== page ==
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たりのざわめきが静まったころ、一人の官女が現われ、三枚の短冊を帝に手わたしました。 その短冊には、久助が病床から白滝姫に送った和歌が詠まれてありました。

それを見た帝は、

「かわいそうに、下郎の身ながら、たいそう優しい心をしておる」 と、久助に同情して、

「さらば歌合せをし、もし、そのほうが勝らば姫を嫁に進ぜよう」

久助は、夢ではないかと、自分の耳をうたがいました。
白滝姫も、ひそかに、久助に思いをよせていたので、帝のお言葉を、たいそう喜びました。

―注―  歌合せとは、左右に分かれ、同じ題の和歌を詠み、どちらか上手にできるか、勝敗をきめる競技で、平安時代にはやりました。

Once the commotion caused by Kyusuke's daring request had subsided, one of the Ladies-in-Waiting appeared holding in her hand the three waka poems composed by Kyusuke during his illness for Princess Shirataki.
Upon seeing them, the Emperor was filled with sympathy for Kyusuke and thought,
"Though only a common laborer, he has the tender heart of a gentleman."
The Emperor announced, "Let him vie in a waka contest (a poem writing match between two parties on a given subject) with Princess Shirataki. If Kyusuke wins, he shall indeed have the Princess as his bride!"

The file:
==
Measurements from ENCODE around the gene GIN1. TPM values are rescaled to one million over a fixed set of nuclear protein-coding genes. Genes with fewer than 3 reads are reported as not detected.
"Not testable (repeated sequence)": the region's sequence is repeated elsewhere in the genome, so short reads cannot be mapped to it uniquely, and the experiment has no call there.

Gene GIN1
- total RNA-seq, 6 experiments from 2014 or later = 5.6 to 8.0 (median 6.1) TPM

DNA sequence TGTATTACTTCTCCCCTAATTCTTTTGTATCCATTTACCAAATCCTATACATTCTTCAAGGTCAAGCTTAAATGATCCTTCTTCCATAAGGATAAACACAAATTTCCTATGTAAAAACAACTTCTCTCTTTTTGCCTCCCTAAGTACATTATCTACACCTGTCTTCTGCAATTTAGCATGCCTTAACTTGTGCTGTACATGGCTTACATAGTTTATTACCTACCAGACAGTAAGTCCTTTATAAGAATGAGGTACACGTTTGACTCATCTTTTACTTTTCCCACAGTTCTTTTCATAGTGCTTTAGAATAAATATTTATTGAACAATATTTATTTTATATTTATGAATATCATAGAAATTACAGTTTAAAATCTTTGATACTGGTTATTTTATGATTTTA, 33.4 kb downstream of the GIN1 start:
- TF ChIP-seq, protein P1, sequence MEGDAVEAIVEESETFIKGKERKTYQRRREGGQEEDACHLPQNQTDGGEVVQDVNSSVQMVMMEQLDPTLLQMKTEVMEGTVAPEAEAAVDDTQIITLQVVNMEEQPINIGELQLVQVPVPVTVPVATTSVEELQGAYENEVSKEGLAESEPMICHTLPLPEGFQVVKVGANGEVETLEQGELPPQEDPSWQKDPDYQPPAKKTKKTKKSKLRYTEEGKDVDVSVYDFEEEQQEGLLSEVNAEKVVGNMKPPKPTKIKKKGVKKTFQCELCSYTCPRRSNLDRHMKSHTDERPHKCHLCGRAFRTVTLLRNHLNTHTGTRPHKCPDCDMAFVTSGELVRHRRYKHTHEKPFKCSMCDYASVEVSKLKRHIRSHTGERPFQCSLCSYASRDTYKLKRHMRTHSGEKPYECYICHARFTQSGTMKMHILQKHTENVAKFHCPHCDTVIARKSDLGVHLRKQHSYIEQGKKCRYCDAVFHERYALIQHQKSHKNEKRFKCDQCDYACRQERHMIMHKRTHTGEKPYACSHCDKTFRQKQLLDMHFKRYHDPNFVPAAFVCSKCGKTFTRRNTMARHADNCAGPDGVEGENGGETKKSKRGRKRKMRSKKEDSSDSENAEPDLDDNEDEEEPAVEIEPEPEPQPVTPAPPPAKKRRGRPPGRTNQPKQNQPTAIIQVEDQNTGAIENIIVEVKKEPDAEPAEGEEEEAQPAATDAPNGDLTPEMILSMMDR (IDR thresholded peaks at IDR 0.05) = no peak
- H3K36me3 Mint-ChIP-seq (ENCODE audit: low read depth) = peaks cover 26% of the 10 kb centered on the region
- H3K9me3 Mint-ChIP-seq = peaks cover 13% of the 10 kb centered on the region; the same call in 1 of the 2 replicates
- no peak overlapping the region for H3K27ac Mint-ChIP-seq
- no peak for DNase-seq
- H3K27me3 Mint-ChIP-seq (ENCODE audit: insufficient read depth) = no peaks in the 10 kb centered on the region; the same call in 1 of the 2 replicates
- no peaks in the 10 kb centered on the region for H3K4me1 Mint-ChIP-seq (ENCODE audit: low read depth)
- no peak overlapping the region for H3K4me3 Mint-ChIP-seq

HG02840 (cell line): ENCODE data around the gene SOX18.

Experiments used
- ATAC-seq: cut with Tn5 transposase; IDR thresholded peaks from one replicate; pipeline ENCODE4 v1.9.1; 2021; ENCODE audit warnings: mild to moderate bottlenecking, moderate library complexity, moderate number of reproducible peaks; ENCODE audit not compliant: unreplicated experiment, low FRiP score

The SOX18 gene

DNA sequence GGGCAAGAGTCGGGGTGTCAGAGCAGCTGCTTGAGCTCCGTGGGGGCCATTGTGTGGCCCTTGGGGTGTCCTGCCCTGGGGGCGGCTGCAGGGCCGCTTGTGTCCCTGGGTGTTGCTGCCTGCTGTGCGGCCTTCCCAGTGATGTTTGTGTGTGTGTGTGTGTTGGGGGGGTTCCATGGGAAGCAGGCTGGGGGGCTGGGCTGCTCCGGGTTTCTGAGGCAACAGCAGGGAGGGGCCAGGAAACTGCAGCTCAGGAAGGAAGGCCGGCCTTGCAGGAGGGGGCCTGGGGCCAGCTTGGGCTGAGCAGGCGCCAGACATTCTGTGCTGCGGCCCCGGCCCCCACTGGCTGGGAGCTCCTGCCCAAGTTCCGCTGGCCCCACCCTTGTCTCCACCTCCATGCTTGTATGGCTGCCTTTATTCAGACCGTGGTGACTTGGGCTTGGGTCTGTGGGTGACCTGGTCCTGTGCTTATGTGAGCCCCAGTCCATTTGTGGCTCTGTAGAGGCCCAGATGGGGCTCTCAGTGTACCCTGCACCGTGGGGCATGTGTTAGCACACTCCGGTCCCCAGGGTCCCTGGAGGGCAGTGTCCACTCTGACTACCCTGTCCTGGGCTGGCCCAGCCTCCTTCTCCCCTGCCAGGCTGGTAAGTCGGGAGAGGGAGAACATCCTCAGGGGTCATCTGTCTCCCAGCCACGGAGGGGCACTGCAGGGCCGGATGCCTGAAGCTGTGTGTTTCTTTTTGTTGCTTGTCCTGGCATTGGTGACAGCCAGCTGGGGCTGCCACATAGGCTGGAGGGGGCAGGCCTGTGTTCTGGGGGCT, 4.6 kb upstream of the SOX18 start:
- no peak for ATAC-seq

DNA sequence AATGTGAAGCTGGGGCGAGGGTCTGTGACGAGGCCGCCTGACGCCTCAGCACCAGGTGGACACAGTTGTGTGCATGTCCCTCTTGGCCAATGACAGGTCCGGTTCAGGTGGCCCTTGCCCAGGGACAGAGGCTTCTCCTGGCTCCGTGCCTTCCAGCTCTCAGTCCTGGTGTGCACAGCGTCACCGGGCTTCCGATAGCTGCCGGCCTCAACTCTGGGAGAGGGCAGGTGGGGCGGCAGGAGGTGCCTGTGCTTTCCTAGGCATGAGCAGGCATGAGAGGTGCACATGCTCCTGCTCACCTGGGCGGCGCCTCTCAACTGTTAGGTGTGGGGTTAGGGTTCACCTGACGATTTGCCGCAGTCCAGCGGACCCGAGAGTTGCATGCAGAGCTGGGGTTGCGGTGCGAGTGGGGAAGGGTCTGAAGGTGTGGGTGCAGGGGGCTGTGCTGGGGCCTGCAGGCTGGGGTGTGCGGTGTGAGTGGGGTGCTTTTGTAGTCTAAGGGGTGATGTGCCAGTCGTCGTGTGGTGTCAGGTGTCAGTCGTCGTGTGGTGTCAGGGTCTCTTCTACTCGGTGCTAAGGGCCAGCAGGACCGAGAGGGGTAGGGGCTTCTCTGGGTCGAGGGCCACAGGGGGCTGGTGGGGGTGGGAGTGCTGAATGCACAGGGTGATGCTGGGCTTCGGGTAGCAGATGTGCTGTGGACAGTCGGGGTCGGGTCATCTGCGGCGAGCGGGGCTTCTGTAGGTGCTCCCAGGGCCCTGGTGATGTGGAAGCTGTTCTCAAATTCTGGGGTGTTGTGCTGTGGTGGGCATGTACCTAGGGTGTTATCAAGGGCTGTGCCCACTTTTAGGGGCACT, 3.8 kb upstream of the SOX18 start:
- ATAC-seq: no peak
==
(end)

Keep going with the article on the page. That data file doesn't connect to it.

Kyusuke could hardly believe his ears and fancied that he must be dreaming. And Princess Shirataki rejoiced inwardly at the Emperor's announcement because she had secretly fallen in love with Kyusuke.
 

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Copyright (C)  1998 by M.Matsuzaki & KAIC & Orijin Studio
English by Barbara Kamiyama Kenichi Tsurumi